The character of Cate corresponds pretty well to the environment as it is depicted before the rape, since she seems to be the personification of infantile artlessness and love for almost everything and everyone, despite Ian. The young woman talks a lot about her family, including her apparently mentally disabled brother and her mother, who she does not want to leave, and it becomes clear that family love is an important issue for her. Furthermore, Cate also loves animals and therefore is a vegetarian, which Ian – of course – mocks. As already mentioned, Ian seems to be the only being on earth Cate does not really love. Although Kane herself considers Blasted a play “about violence, about rape, and […] about these things happening between people who know each other and ostensibly love each other”6, the woman shows more than once that there is in fact no love between her and Ian. Not only does she literally say so and rather uses the word “like” to express the feelings for him, she also wipes her mouth after he kissed her and she does not want to have sex with him. However, despite Cate's non-existing romantic feelings, she accompanies him to this hotel because he is unhappy and might need her. This can be read as a hint at the woman's strong love, not in Ian as a person but in humankind in general, which in turn is an important part of Christianity and therefore connects Cate with the unalterable faith and hope her character adds to the play. This becomes apparent in mainly two points: her unbreakable hope that everything will have a positive ending, including death, and her faith in the good side in everyone, including Ian, who does in fact not show a lot of kindness towards Cate in the entire play. Yet, she is sure that Ian would not hurt her – which turns out to be wrong – and that “you [Ian] wouldn't kill anything”7, although he keeps on declaring that he would. The woman's strong faith in a good ending is of a religious nature but is also transferred into non-religious issues. Thus, Cate does not only believe in life after death, which she describes as “You fall asleep and then you wake up”.8 She is also sure that actually hopeless situations like Ian's illness will turn out well and he will for sure receive another transplant, since “people die in accidents all the time, they must have some spare.”9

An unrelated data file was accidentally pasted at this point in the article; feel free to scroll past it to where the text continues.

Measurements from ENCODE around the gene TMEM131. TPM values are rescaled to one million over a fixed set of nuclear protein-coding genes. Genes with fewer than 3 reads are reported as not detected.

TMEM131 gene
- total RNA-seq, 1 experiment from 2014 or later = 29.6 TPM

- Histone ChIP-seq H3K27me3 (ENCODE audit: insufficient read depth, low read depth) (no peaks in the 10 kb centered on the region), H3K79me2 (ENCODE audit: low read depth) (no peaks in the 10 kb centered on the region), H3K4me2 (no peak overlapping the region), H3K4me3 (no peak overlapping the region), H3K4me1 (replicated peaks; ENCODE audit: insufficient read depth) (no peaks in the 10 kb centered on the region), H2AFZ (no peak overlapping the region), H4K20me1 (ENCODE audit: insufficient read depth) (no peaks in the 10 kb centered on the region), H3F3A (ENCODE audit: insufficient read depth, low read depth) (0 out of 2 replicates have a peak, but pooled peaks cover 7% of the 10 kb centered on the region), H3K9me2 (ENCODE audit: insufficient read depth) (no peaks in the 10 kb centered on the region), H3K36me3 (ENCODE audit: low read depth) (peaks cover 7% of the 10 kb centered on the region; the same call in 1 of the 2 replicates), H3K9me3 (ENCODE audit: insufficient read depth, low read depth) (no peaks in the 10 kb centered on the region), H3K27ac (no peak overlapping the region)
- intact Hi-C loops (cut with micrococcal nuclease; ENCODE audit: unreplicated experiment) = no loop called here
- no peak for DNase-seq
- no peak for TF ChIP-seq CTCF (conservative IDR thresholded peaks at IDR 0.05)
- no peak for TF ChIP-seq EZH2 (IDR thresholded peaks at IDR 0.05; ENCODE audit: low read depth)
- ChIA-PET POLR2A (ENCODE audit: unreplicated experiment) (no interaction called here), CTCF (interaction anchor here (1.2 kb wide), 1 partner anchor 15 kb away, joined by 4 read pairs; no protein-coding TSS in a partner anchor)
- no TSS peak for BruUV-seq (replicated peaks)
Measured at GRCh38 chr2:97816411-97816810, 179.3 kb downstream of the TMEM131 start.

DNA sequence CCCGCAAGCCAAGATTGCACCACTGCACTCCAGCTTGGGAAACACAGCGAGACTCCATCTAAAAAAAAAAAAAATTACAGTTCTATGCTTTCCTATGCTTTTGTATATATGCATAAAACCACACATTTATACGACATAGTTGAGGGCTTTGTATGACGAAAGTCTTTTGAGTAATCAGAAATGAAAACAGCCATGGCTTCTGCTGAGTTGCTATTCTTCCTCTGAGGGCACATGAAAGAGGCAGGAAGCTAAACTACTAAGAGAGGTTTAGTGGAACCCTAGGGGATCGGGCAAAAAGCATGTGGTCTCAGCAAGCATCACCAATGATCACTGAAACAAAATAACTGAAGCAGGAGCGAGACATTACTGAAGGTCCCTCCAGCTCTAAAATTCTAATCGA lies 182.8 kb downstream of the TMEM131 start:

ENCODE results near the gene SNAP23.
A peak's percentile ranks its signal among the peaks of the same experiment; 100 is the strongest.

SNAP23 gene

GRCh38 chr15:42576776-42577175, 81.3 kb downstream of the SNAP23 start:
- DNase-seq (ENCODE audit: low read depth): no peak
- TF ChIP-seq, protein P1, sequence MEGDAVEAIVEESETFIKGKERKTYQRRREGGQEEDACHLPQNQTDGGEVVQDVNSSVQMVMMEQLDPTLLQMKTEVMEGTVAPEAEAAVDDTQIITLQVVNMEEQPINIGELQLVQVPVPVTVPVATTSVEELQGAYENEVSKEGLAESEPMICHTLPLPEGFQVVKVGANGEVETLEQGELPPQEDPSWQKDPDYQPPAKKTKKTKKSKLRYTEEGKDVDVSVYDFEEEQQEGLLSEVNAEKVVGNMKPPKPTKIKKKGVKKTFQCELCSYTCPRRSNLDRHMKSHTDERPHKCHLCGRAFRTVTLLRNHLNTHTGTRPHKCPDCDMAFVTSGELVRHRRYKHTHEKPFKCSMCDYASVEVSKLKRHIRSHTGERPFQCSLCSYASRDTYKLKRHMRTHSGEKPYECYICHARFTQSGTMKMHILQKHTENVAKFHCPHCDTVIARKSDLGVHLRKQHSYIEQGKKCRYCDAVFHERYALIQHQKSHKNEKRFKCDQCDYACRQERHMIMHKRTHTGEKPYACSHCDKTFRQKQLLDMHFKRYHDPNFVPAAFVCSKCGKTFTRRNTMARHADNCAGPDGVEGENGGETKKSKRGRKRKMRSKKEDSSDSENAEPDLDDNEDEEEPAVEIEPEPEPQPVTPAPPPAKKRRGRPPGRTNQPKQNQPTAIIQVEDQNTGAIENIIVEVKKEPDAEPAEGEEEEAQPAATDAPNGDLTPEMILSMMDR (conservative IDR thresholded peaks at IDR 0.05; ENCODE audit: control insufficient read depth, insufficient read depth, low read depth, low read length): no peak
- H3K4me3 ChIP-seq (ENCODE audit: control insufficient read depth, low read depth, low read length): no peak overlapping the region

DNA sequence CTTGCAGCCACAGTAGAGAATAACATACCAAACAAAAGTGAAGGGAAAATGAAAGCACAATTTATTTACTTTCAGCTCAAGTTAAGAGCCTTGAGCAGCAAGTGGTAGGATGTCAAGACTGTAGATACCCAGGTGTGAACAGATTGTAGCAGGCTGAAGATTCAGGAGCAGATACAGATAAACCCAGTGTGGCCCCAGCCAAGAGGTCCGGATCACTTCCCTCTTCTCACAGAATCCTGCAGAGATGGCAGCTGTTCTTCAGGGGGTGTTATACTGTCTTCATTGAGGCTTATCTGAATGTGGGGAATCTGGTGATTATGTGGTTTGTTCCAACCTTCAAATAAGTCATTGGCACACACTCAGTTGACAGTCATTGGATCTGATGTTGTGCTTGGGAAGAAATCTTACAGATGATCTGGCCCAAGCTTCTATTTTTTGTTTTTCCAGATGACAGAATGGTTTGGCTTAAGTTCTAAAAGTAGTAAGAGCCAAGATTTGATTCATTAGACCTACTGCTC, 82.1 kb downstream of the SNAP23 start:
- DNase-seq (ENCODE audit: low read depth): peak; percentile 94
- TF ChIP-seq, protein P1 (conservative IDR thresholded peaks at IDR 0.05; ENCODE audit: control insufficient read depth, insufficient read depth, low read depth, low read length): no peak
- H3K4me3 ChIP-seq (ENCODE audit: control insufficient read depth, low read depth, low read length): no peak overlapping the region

1 Greig. 2001. n.p
2 Sierz. In-Yer-Face-Theatre. http://www.inyerfacetheatre.com/soundbites.html#01
3 Sierz. 2001. p. 120
4 Ibid. p. 91
5 Kane. 2001. p. 24
6 Ward. 2013. p. 230 (emphasis added)
7 Kane. 2001. p. 22
8 Ibid. p. 10
9 Ibid. p. 11